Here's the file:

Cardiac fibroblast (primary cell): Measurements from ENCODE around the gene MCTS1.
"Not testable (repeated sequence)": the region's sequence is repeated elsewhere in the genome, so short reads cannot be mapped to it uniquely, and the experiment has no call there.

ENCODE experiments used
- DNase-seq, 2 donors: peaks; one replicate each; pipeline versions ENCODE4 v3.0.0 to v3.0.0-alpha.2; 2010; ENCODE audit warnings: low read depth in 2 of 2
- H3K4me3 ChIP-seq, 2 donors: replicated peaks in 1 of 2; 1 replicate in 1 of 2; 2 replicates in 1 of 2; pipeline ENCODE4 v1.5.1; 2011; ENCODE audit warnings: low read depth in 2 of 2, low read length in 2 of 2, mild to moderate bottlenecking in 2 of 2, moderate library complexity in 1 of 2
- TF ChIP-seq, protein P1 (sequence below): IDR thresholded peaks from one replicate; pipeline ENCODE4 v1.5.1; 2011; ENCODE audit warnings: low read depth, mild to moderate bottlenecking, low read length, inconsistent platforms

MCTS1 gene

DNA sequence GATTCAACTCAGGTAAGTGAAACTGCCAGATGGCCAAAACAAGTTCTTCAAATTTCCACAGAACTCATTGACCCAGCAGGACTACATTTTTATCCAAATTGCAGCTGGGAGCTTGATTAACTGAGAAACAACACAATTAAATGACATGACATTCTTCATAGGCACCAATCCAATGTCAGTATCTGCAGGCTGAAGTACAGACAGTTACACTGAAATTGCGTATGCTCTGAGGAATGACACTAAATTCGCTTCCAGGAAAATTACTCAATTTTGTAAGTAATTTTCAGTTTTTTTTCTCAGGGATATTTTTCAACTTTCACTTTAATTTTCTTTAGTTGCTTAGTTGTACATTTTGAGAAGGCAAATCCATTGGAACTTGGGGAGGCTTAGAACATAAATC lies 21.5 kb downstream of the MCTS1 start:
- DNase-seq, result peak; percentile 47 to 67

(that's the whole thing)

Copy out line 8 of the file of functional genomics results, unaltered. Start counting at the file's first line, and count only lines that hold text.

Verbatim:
DNA sequence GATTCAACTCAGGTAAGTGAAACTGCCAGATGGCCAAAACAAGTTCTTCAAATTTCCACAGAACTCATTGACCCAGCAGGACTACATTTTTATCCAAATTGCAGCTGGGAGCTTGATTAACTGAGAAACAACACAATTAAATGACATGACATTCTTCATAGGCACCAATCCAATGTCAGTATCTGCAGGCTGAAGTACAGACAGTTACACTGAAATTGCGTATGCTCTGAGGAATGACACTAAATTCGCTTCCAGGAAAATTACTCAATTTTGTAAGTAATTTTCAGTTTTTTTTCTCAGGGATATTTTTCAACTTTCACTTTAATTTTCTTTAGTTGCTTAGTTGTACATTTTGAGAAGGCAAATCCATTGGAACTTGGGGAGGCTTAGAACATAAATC lies 21.5 kb downstream of the MCTS1 start: